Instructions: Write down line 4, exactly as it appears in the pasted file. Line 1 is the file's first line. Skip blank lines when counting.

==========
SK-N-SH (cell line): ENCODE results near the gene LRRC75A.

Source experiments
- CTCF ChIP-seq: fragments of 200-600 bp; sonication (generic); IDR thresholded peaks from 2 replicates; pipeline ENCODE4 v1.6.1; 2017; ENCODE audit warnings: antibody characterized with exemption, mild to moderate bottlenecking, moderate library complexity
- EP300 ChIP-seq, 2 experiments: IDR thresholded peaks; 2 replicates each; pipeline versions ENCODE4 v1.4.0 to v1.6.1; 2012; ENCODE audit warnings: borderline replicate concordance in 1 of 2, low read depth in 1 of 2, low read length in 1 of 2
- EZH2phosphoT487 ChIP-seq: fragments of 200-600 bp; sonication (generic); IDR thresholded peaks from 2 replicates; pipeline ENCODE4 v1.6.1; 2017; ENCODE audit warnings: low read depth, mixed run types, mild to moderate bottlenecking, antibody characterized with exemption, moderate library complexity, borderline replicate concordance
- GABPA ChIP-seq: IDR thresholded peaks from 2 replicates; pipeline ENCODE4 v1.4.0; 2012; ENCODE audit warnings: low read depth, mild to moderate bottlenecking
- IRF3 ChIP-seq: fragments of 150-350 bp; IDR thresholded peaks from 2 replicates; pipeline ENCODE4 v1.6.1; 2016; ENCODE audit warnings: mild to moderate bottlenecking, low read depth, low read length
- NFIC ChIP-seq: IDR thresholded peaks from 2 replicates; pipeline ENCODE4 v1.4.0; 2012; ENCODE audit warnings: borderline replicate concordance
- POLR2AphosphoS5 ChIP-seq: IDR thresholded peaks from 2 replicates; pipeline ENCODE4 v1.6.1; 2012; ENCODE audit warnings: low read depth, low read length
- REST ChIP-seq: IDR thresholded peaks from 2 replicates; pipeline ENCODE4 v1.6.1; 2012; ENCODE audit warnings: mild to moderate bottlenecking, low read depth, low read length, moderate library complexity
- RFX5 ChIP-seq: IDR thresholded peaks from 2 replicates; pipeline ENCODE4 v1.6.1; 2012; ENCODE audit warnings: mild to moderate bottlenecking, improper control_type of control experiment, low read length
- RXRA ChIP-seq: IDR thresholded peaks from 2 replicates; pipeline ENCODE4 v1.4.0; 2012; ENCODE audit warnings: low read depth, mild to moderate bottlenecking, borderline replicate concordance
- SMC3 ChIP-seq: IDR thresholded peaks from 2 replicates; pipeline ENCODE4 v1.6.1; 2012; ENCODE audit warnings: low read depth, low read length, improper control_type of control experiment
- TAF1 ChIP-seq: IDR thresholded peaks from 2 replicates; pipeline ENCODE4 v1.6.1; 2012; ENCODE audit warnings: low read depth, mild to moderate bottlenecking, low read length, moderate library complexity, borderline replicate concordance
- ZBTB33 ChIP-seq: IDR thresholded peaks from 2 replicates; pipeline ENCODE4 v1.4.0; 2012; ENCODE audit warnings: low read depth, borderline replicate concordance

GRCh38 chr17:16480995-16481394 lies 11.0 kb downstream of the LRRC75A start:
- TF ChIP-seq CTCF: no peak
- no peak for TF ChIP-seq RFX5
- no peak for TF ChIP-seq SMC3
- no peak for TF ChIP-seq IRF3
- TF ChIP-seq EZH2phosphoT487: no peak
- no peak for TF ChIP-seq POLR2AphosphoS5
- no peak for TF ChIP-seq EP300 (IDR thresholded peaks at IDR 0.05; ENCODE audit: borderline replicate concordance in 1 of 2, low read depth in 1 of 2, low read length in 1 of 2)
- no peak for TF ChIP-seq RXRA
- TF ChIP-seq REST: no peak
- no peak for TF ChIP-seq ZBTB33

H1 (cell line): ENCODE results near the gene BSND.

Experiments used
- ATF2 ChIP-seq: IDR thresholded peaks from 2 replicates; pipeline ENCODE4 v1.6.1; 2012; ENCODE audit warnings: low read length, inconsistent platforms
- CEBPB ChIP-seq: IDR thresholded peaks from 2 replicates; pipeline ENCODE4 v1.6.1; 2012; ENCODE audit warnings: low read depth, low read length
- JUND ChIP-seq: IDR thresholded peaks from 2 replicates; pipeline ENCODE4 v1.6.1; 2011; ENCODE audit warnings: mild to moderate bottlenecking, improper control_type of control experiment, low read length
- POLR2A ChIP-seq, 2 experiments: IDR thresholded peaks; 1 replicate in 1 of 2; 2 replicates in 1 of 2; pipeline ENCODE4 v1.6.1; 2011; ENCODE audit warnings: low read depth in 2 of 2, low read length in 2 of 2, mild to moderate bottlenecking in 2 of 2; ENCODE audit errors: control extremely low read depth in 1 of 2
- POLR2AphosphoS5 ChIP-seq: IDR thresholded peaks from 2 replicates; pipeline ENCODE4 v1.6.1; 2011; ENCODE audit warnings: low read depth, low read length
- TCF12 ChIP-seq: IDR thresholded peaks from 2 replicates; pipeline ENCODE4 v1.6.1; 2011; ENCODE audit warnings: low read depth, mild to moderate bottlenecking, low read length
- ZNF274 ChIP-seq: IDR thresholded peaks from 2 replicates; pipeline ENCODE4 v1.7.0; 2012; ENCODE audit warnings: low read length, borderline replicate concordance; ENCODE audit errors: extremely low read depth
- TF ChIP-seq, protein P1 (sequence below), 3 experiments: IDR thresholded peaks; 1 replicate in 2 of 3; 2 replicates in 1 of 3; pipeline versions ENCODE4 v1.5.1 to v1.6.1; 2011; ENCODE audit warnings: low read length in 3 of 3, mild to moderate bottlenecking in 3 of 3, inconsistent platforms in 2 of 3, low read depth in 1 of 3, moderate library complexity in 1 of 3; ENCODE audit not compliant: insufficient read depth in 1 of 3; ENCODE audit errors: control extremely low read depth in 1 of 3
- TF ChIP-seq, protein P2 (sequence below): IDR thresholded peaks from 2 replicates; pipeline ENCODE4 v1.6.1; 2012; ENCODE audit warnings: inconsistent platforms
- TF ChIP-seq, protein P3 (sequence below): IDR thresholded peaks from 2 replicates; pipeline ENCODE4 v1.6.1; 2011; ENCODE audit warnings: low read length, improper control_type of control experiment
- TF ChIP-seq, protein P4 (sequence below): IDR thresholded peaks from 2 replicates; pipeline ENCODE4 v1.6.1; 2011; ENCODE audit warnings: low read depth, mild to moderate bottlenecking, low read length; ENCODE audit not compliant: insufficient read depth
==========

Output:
- EP300 ChIP-seq, 2 experiments: IDR thresholded peaks; 2 replicates each; pipeline versions ENCODE4 v1.4.0 to v1.6.1; 2012; ENCODE audit warnings: borderline replicate concordance in 1 of 2, low read depth in 1 of 2, low read length in 1 of 2